As testers we are often caught in the middle, if fact it happens so frequently you may not even realize that it is occurring. It can be awkward, it can be frustrating but after a while you end up being fluent in the languages of business and software development.
Then like most people that can speak multiple languages you end up spending a great deal of time translating for other people.
Between Expectations and Realities
Software often starts with some pretty vague requirements, even if your team is using acceptance criteria it’s not a detailed blueprint of what is going to be built. Even down that road with waterfall style development, we found that expectations are not always clearly conveyed or universally understood.
Enter the tester, using whatever oracles of information that can be found we begin the process of evaluating and identifying the explicit and implicit expectations of what is being tested. Once our internal expectations are built up we go about translating those feelings into actionable interactions. This could be in the form of bug reports, conversations, or other documentation but we’ll dive deeper as is only the initial phase of translations.
Between Developers and Managers
Let’s assume after building up a model of expectation about the system under test, we happen to uncover an inconsistency. To resolve this issue you end up in a hallway meeting with the developer and program/product manager. This might seem like a common interaction, but lets decompose it and focus on what is expected of the tester.
You start by explaining the issue to the manager, they have a good grasp of the product but aren’t necessarily the most interested in the specific technical details of this issue. The tester is then responsible for communicating the issue in language that the more business minded person can understand.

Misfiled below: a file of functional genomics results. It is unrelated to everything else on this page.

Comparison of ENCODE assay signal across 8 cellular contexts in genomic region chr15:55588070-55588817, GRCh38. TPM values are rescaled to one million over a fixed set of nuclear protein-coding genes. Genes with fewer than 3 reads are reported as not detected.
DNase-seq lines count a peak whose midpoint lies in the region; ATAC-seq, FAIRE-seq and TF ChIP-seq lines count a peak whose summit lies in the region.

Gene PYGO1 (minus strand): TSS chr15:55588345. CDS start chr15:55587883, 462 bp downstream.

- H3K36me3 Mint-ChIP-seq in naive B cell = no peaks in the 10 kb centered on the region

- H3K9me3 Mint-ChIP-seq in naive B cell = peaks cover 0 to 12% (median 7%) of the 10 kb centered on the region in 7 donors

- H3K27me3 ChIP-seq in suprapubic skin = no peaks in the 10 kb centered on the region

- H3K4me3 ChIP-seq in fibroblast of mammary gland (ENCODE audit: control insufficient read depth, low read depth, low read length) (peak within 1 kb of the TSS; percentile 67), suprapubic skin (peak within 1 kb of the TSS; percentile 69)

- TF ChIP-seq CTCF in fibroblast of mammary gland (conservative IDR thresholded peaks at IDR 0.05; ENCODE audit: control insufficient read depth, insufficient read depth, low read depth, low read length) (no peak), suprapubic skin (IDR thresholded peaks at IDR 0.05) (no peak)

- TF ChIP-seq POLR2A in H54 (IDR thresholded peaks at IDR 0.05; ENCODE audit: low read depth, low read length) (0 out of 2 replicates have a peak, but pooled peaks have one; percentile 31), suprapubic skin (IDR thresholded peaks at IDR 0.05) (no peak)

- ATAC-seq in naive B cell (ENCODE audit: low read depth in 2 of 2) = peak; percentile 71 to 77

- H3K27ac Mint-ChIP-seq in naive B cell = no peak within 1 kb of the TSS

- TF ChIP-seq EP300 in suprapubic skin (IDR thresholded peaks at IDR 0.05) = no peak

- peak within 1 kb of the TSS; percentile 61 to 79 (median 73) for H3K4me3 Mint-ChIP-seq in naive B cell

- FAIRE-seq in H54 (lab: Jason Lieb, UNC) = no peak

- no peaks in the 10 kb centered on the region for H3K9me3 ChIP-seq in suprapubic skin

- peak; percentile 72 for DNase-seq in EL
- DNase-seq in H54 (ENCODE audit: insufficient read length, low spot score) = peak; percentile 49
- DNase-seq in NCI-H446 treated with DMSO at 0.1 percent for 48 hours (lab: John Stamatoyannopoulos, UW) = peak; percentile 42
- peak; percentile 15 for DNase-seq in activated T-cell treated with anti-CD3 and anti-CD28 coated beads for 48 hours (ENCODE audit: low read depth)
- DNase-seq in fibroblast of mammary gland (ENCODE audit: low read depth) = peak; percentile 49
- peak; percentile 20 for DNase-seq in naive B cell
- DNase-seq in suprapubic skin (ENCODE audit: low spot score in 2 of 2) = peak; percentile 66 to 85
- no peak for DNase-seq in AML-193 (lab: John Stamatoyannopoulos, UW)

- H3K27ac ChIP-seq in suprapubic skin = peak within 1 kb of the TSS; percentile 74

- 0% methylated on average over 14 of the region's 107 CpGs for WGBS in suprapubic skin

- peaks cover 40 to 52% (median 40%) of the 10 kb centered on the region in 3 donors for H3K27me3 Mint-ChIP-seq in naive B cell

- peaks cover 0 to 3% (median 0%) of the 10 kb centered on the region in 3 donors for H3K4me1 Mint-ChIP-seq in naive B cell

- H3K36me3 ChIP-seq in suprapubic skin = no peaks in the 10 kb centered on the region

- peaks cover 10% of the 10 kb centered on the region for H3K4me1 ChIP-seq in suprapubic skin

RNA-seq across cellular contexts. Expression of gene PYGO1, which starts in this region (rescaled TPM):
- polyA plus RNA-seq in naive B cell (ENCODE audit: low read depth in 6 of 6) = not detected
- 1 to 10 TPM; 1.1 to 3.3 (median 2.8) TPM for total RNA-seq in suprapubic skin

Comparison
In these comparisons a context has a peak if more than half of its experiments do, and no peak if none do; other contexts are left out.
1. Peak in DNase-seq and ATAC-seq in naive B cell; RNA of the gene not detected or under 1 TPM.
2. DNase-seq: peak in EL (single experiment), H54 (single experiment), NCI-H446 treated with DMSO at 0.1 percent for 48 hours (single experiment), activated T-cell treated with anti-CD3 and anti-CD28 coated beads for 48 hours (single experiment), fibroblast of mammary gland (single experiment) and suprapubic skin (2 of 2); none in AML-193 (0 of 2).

The developer then chimes in with some clarifications able the technical ramifications. The tester must on the fly process the technical information, possibly explain the relevance to the manager and often refute or defend the issue in terms that satisfy both the developer and manager.
Imagine in the context of a news interview, asking the person translating between the news reporter and interviewee to provide on the fly commentary that both sides could understand.
Between Development and Deployment
Traditionally our focus has been that if software is functioning as we expect (well mostly), then we might sign off on a release. While testers may be progressing away from being a quality guardians, we are still often asked to translate if work is ready for release or increasingly frequently might be responsible for deploying the release.
Now here we are again spanning domains, only time we expand our language skills into operations. Testers might be deploying the software, or they may be supporting on premise installations. In either case you’ll probably run into a “works on my machine” dilemma, and you may find yourself interpreting between IT requirements or restrictions and development practices to various members of your team.
Between Creators and Consumers
It could be through your company’s public bug tracking system, it could be in your organization that testers pull double duty and assist in customer support or somewhere in between. When an issue gets reported from an external source it often gets assigned to a tester to investigate. The tester may also take on the role of trainer since testers often have the most experience with updates to the product. In any case you are seeing your product through a lens that few people with the ability to impact change have access to. It also opens you up to a fair amount information that is essentially background noise and distraction. It’s a testers job to translate this feedback whether it’s a direct communication or the indirect understanding of customer needs into words and actions that your developers and managers can understand and act upon.
So Why Is This Important?
What it means is that while technical skills for a tester are important, we are primarily communicators. It’s easy to lose sight of that as testing roles shift left. Your day-to-day activities may lean heavily toward the product management side, or they may seem to have blended with developers (mine has) but the biggest value a tester brings is their ability to bridge the gap between different disciplines. Additional knowledge be it technical, product or project related just enables you influence and guide your team toward higher quality more effectively.